“Surgery? Whatever for? You have such a fine svelte figure.”

“Well, you do know I’m trans-species. Since I meet with all incoming aliens, I want them to know I’m available for their attention.” When Gabriella looked confused, he discreetly opened then closed his coat.

“Is that what I think it is?” She blushed then elevated her tone. “How very fashionable. Of course, being avant-garde means taking a risk. Still alien genitalia are rather outré.”

“Oh, Gabriella. You are my best friend. I just knew you’d approve. Anyway,” he waved his hand, “I felt so inspired, I decided to make the change for each new species: first the Goorm, then the Boija, now the Chiri.

“A Goorm trader told me that aliens had misread the Fermi Paradox, taking it for a ‘Keep Out’ sign. Now that that’s cleared up, more aliens will be coming. So I signed up for my surgeon’s monthly plan.”

Gabriella said, “I heard more Chiri were coming. They’re replacing their scouting team with a regular full embassy. Weren’t you going to be on the reception committee?”

Oh my.” Roger pressed a splayed-fingered hand to his chest. “Oh my starsYes, I was there.” He smacked his lips. “And I was sooo embarrassed.”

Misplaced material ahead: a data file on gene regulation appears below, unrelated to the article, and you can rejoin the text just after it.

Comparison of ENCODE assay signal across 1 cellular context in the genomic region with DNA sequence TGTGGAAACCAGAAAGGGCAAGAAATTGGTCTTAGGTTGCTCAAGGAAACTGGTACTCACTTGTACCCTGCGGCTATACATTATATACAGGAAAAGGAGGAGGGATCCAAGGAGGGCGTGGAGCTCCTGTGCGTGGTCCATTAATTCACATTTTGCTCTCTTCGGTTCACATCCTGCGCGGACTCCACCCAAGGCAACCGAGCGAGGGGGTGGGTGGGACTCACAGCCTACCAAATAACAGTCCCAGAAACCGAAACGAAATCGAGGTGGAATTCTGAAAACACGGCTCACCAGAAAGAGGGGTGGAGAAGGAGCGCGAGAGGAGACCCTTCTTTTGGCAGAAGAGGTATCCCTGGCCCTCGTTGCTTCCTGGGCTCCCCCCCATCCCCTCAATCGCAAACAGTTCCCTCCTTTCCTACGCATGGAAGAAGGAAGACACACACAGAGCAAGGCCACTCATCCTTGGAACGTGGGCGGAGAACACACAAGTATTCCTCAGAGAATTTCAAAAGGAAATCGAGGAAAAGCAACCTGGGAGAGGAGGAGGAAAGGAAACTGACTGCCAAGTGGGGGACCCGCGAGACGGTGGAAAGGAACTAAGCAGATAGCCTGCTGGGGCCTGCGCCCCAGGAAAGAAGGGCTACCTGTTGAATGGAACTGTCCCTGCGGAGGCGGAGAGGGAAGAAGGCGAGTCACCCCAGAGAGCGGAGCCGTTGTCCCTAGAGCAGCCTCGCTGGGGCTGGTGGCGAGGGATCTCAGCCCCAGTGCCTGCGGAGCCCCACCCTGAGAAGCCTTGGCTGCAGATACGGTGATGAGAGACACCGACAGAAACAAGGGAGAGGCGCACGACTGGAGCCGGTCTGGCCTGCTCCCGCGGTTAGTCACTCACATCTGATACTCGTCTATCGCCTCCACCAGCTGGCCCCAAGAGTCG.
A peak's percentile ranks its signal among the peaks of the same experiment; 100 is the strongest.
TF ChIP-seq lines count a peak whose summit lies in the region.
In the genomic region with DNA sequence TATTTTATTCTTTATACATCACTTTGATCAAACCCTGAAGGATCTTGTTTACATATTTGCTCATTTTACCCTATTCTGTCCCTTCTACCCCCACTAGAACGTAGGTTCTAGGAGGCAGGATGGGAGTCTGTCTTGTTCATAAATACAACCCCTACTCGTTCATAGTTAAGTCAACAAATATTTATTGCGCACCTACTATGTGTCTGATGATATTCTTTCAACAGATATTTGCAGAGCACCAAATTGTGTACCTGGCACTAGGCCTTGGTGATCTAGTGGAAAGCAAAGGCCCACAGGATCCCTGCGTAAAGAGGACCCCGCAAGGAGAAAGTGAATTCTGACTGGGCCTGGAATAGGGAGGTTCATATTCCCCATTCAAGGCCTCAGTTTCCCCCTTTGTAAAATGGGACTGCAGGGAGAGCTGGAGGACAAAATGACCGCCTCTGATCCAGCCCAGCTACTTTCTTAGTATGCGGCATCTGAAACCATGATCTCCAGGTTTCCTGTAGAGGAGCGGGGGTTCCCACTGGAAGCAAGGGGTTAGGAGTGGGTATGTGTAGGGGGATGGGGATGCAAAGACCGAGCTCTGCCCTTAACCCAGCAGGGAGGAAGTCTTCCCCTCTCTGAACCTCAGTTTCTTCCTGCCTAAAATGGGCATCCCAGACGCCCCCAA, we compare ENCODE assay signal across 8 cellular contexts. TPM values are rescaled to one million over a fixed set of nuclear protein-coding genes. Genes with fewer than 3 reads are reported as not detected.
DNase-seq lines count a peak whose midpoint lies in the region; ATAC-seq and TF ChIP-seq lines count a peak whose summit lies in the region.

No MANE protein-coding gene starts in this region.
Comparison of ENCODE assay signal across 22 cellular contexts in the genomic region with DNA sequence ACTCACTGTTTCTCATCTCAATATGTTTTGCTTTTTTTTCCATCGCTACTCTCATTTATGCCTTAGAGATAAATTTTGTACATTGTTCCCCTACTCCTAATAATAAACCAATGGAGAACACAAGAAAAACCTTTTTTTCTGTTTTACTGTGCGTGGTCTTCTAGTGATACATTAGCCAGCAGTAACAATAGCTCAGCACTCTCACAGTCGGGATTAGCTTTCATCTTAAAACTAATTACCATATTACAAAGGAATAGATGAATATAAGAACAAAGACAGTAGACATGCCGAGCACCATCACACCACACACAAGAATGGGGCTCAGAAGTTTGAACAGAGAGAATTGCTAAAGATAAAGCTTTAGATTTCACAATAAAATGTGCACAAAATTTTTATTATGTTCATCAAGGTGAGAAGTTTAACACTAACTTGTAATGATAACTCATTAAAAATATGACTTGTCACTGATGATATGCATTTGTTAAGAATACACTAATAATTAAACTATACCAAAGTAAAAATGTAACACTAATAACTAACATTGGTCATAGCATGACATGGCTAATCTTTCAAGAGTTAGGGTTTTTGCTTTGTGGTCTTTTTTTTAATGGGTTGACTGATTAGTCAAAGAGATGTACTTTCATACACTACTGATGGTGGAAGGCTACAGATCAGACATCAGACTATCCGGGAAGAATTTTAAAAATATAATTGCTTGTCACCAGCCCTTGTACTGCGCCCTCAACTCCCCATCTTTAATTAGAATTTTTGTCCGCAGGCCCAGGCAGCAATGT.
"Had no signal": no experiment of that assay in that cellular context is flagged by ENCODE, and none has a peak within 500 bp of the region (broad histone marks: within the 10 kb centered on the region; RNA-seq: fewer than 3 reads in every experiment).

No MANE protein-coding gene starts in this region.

The French uni-ball waiter rolled up with menus. Gabriella set them aside, asked for Lacadamont refills, and gave Roger the don’t-hold-anything-back hand curl gesture.

“Well,” Roger continued, “you remember how everyone talked about the Chiri being so modern and open minded? Sure their Scout Leader was a male, but all the executives, all the flight crew, all the scientists and engineers were females, all twenty-six of them … and many were pregnant.” Gabriella nodded and accepted the Lacadamont for both of them.

“Well … the big day came last week. The Chiri ambassador’s limousine landed on the green at Tivoli. We rolled out the red carpet, very proper, very formal. Of course, our Sublime Director was there with the Grand Scientists and the Chief of the Senate. The Chiri Scouts were all lined up in uniform with their Scout Leader out front.” Roger paused, shuddering. Gabriella nodded for him to continue. He took a long breath.

“Well … the new Ambassador ran out … well … naked … down the ramp, full speed on all fours … and … well he … he spun around and kicked the Scout Leader with both rear hooves. Then he proceeded to kick him to death.”

Oh my Lord,” Gabriella protested. “Didn’t the other Chiri stop him? How about the security detail? What did the Director do?”

“Nobody did anything. We all just stood and watched. There’s nothing in the protocol manual.” Roger paused to sip his Lacadamont then waved for Gabriella to slide over the cinnamon. “When the new Ambassador had finished kicking the Scout Leader, the other Chiri turned their backs to him.”